Redressing the balance 2 : Hypatia


Debbie Gill continues her blog on famous female mathematicians, giving background information for Maths GCSE students.

Try googling “female mathematician” and Hypatia will probably appear in most of your search results. So who was she?

Hypatia was born in Alexandria, Egypt in around 370AD. It is thought that she was educated by her father who was himself a mathematician and teacher at the Museum of Alexandria which was a centre of study for Greek intellectuals.

Why is she famous?

She became a lecturer and wrote commentaries on the works of Diophantus and Apollonius. This may not seem very significant but her work on algebra and conic sections contains many alternative solutions and new problems. In many histories of Mathematics Hypatia is the only female to be given a mention and that is in itself a great achievement. The full extent of her contribution to Mathematics is not known as most of her works were destroyed but part of one piece was discovered in the Vatican library in the 15th Century.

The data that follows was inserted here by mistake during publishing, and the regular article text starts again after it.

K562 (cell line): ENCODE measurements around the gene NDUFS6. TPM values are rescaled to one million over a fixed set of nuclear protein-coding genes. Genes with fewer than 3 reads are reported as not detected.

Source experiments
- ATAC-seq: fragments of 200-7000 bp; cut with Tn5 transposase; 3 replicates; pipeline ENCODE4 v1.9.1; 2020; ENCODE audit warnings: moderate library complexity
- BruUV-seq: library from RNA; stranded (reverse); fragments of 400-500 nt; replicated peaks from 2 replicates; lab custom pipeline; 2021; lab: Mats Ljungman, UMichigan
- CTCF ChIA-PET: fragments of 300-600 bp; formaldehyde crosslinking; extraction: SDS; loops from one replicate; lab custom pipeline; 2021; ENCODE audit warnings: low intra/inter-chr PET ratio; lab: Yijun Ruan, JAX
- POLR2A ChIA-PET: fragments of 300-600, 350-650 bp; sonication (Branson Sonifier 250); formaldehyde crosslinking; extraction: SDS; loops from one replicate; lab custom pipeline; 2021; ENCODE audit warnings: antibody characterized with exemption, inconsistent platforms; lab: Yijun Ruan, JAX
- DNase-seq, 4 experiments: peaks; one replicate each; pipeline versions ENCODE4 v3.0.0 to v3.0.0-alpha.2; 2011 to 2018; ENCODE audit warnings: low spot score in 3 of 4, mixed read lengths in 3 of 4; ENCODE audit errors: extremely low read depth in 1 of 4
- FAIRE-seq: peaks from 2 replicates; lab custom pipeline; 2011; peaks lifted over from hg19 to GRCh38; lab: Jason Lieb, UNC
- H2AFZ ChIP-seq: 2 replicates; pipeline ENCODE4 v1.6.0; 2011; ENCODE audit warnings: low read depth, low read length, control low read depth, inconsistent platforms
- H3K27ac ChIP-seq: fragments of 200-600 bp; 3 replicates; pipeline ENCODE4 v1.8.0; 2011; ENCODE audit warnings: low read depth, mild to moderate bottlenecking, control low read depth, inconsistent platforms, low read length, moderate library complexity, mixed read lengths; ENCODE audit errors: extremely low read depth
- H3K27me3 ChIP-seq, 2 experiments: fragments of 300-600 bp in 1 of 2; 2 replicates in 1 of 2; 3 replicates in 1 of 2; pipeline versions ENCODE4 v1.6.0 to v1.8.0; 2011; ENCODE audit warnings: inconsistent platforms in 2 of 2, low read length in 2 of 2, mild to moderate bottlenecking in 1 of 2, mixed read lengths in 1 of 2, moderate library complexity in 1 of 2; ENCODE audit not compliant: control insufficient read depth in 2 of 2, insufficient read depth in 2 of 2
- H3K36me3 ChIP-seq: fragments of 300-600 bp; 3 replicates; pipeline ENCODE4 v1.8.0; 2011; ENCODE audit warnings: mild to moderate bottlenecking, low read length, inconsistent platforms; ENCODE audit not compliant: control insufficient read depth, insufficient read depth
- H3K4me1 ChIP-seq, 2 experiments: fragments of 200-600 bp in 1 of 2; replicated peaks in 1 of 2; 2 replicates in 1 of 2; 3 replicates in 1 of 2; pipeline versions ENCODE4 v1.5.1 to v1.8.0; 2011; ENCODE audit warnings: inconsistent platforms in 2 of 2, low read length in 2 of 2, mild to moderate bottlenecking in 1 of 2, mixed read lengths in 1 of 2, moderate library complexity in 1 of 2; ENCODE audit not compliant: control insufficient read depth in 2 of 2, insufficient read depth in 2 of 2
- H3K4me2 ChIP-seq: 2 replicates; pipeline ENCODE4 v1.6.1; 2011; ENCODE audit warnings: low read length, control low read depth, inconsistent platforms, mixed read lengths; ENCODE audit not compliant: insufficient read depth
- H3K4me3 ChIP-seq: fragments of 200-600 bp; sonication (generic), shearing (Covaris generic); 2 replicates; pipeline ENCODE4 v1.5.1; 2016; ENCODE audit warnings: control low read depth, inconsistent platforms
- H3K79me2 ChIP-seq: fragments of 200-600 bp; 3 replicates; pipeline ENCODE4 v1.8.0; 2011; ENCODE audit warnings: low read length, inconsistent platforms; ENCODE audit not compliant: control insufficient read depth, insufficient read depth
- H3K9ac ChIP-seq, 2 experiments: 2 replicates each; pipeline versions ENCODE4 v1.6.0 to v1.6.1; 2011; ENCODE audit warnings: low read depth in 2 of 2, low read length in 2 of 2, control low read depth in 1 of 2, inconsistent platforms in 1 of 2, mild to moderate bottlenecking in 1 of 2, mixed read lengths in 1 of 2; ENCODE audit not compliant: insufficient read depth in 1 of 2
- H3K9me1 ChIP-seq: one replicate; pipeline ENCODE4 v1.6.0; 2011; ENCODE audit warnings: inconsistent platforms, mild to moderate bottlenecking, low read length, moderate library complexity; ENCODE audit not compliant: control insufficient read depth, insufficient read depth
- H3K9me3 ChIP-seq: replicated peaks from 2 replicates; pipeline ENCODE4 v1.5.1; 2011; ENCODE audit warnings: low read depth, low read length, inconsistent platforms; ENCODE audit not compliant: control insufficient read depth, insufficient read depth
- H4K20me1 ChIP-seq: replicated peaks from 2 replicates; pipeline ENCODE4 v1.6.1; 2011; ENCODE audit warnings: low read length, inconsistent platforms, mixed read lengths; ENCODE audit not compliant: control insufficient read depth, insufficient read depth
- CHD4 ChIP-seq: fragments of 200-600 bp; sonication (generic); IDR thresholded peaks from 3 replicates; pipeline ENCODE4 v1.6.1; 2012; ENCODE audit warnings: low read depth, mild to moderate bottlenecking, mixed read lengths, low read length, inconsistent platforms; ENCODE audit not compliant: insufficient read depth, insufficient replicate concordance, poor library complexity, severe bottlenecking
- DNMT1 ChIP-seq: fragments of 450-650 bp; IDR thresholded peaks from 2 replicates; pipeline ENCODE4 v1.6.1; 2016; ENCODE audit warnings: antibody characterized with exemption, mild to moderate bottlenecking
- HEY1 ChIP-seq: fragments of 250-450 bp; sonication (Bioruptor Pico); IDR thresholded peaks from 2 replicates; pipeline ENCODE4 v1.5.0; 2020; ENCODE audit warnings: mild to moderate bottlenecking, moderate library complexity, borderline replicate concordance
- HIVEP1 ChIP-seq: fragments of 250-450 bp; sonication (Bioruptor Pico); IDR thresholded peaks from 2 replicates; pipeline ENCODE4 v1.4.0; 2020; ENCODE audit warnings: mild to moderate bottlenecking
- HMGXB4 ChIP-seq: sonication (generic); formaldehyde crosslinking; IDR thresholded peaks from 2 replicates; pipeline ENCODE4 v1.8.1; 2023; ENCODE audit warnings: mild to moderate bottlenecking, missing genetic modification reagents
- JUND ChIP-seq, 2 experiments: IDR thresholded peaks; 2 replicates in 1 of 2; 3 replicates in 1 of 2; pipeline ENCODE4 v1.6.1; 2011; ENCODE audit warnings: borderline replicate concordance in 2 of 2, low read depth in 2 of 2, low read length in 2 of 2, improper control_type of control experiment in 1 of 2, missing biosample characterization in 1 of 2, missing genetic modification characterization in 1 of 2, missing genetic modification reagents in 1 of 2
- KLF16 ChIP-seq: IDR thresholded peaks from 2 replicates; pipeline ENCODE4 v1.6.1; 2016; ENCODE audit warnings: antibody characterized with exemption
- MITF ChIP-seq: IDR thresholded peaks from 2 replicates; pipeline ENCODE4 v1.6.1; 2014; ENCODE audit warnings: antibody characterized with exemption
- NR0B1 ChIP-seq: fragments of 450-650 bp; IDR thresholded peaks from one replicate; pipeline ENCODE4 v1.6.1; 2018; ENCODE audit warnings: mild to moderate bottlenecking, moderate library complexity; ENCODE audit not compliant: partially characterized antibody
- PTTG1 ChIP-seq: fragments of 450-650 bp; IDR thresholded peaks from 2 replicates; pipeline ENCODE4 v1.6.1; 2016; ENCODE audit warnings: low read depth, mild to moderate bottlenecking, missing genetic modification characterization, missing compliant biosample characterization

Hypatia’s motivation appears to have been the desire to make complicated mathematics more accessible to her students through her teaching and writing. I wonder what she would have made of today’s GCSE and A level Mathematics course materials – the writers of Oxford Open Learning’s courses doubtless had the same ideals in mind.

Hypatia could be described as an early feminist. She dressed in clothing similar to that of other teachers rather than traditional women’s clothing, she had her own chariot and moved about the city freely.  In 400AD she became the Head of the Platonist School in Alexandria, an unusual post for a woman at that time.

Her life had a sad ending as she was brutally murdered by a mob of fanatical monks who believed her to be a heretic.  Hypatia was the last of the great mathematicians of her era and her death marked the end of a significant period of Mathematics history.

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